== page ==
Jane Carver is a visual artist, composer and educator and co-founder of Impossible Song, a sound collective in Philadelphia, PA. Carver has an MFA in Combined Media from Hunter College and a BFA in Drawing from the Art Academy of Cincinnati. She has exhibited in group and solo shows throughout the U.S. and Europe, and has recorded two solo albums, The Drunken Almanac (2018) and Point of Grace (2019). A former Artist-in-Residence at The Association for Cultural Equity: The Alan Lomax Archive, she researches folk music traditions from around the world, and has performed in several Eastern European folk ensembles. In 2018, she sang in Havana, Cuba with the New York Women’s Bulgarian Choir at the Oratorio San Felipe Nevi in a concert with The National Choir of Cuba. She is a educational guide at a 300 year-old burial ground.

Maps Glover, Whispers from the Waves

Whispers from the Waves is a dance based performance ritual highlighting the connection we all share with our ancestors though water. Dancers will act as a medium between the ancestral world and the physical world, bodies moving as one. Using their voices and bodies to share the Whispers from the Waves.

Maps Glover creates work inspired by human behavior and observation, and pervasive social issues. He visualizes how time affects behavior, and how observation of behavior alters perspective. He constructs portals in which the characters he creates exist and experience the world around them, often in ways that seem unnatural to the viewer. Maps has created and performed work at Kennedy Center’s Millennium Stage, Smithsonian Arts & Industries Building, Transformer DC, and more. Photo Credit: Timoteo Murphy.

Ayana Evans, Spectacle and Change

With Spectacle and Change, Evans attempts to present both an extreme spectacle of beauty inspired by the ocean, and a call to action for community involvement and care for each other. Audience participation of all ages will be strongly encouraged. “There is art that exits only as a beautiful image. This art usually helps us escape into a world of beauty and fantasy. And then there is art that draws our attention to the ills of the world. This art forces the viewer to confront what is wrong with the world, to see what is ugly in it and maybe be drawn to fix it. The meaning or activism of this type of art usually places more importance on the meaning and process of the work than on the beauty of the work. Rarely and perhaps most beautifully there is art that lies in the middle of these extremes.” - Ayana Evans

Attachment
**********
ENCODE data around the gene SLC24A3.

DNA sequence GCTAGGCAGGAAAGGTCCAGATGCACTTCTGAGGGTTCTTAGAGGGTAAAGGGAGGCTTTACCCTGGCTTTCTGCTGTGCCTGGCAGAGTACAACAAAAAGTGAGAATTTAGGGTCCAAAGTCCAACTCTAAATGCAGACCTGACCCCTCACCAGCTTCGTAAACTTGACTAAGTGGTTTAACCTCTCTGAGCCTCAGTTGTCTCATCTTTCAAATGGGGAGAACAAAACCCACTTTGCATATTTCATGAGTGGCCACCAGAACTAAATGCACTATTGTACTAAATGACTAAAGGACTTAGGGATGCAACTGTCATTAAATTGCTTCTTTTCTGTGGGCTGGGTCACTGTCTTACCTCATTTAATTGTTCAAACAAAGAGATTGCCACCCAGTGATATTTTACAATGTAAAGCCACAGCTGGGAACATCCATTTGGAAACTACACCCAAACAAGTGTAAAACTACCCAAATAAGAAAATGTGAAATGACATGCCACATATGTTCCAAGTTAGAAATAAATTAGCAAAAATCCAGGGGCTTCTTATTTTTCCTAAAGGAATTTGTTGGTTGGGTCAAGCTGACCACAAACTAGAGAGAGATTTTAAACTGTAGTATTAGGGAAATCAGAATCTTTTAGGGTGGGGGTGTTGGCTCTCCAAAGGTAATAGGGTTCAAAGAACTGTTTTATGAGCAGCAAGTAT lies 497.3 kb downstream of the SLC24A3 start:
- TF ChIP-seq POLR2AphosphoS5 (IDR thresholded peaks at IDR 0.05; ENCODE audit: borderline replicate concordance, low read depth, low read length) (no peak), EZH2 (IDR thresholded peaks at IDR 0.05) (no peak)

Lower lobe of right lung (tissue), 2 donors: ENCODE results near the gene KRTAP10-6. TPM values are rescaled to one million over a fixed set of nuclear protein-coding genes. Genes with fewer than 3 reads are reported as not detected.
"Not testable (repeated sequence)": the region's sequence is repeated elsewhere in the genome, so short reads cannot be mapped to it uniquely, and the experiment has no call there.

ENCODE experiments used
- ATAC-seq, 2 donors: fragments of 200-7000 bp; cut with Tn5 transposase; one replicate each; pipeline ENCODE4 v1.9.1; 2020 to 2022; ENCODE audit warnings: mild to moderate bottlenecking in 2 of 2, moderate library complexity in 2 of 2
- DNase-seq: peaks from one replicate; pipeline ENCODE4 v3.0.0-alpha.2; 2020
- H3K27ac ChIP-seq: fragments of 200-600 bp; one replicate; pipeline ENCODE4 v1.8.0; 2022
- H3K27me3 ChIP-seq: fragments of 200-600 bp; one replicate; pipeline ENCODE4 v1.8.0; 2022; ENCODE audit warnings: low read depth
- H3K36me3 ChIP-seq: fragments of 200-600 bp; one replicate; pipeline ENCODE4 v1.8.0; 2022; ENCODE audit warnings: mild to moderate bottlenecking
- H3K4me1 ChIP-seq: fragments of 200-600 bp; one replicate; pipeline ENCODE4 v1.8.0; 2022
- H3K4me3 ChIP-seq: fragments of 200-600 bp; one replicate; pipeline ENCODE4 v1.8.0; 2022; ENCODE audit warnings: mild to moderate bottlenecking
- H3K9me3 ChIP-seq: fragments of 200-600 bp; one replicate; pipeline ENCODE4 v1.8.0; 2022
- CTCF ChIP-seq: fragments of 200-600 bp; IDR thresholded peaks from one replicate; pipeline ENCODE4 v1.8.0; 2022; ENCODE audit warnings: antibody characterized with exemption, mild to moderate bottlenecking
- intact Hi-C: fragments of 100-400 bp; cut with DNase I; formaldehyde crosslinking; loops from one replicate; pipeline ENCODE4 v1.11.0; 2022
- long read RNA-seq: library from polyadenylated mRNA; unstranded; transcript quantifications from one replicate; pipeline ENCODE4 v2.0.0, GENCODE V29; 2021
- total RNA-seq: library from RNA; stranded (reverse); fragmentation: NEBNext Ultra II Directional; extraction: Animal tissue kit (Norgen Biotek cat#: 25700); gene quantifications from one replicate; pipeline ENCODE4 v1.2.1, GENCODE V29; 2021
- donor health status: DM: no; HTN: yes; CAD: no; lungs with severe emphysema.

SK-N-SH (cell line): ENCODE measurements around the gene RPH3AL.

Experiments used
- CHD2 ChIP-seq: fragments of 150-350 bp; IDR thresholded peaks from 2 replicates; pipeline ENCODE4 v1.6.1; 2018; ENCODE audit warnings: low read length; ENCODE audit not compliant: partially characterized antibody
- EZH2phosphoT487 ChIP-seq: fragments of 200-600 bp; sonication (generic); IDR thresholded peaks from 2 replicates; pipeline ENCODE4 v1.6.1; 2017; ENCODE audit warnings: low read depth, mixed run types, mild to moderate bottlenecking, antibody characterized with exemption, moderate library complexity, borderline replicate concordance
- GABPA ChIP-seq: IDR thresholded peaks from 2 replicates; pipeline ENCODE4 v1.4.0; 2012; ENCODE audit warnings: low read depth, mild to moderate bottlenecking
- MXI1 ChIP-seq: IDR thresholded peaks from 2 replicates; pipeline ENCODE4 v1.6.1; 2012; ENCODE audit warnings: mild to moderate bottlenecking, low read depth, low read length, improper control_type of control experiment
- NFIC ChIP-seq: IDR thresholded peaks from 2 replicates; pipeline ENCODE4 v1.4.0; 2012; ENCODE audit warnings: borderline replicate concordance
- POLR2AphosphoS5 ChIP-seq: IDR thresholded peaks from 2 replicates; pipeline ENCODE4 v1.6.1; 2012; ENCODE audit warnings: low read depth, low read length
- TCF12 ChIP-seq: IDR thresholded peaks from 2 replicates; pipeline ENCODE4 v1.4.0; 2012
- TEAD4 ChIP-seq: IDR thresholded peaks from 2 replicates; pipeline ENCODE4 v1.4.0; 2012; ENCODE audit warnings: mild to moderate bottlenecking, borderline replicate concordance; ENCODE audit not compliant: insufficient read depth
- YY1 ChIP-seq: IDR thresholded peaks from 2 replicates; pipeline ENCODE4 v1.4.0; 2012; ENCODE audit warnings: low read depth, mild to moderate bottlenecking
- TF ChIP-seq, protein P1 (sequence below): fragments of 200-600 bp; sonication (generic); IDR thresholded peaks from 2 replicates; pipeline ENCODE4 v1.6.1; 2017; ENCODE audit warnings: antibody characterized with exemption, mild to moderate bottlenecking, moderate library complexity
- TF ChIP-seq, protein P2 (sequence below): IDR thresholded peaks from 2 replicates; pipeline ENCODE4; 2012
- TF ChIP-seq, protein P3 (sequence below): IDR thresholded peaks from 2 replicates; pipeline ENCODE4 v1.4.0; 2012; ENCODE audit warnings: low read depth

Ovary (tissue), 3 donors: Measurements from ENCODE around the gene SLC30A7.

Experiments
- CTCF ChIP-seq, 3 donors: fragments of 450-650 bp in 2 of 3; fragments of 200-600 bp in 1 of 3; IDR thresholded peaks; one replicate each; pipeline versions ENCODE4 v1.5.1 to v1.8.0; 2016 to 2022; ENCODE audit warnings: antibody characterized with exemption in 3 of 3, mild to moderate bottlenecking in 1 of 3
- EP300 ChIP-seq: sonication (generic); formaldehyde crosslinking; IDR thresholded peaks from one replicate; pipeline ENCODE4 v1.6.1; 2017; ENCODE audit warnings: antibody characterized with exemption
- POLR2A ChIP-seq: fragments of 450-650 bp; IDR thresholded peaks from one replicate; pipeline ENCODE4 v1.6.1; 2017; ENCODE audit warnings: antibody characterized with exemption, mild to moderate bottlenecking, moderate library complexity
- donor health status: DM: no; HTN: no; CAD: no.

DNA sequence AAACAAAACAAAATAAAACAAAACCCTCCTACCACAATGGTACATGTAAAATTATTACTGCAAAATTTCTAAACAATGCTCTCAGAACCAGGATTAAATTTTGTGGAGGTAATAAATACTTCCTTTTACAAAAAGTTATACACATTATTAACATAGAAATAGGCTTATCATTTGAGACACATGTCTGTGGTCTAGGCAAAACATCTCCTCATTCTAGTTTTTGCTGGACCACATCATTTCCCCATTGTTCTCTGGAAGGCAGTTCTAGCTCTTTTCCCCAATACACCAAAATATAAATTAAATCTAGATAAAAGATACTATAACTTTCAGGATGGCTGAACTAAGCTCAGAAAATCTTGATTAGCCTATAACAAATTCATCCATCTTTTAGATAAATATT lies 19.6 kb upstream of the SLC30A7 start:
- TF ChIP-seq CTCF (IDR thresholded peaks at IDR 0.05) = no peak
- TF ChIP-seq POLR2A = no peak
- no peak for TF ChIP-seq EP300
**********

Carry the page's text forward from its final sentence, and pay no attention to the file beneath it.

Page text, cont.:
Ayana Evans is a NYC based artist originally from Chicago, IL. Evans received her MFA in painting from the Tyler School of Art at Temple University and her BA in Visual Arts from Brown University. In 2015 she received the Jerome Foundation’s Theater and Travel & Study Grant for artistic research abroad. During the summer of 2016 Evans completed her installment of the residency, “Back in Five Minutes” at El Museo Del Barrio in NYC. The next year she completed a 10 hour endurance based, citywide performance and 100 person performative dinner party in the Barnes Foundation museum (free and open to the public) during the Spring of 2017 for “A Person of the Crowd” which was a major performance art survey featuring artists such as, Marina Abramovic, Tania Bruguera and William Pope L. in Philadelphia, PA. Her international work includes FIAP, a performance festival in Martinique and Ghana’a Chale Wote festival which drew 30,000 people. Evans was a 2018 Fellow in the Studio Immersion Program at EFA’s Robert Blackburn Printmaking Workshop, as well as, a 2018 resident and grant recipient at Artists Alliance Inc (NYC), and a 2017-2018 awardee of the Franklin Furnace Fund for performance art. Recently she completed her first solo exhibition at Medium Tings Gallery in Brooklyn, which featured two solo performances, interactive works and a talk with professor and scholar Uri McMillan. Evans is also a 2018 NYFA Fellow for Interdisciplinary Arts. Photo by Bob Krasner. For full bio details visit:

Tsedaye Makonnen, Breaking the Wake

Breaking the Wake is a new performance based on Makonnen’s past work on forced migrations that explores the blurring between and transience of borders and identities, using her body and the water as the conduit and the material. The work will be an abstracted participatory intervention that is both a personal, intimate memorialization for Makonnen, but also a look into our continued collective complacency towards the lives drowning in the Black Mediterranean. Drawing inspiration from Christina Sharpe’s In the Wake: On Blackness and Being, she will use her body to break the waters: “The amount of time it takes for a substance to enter the ocean and then leave the ocean is called residence time. Human blood is salty, and sodium, Gardulski tells me, has a residence time of 260 million years. And what happens to the energy that is produced in the waters? It continues cycling like atoms in residence time. We, Black people, exist in the residence time of the wake, a time in which ‘everything is now. It is all now’ (Morrison 1987, 198).” (Sharpe 2016, 41).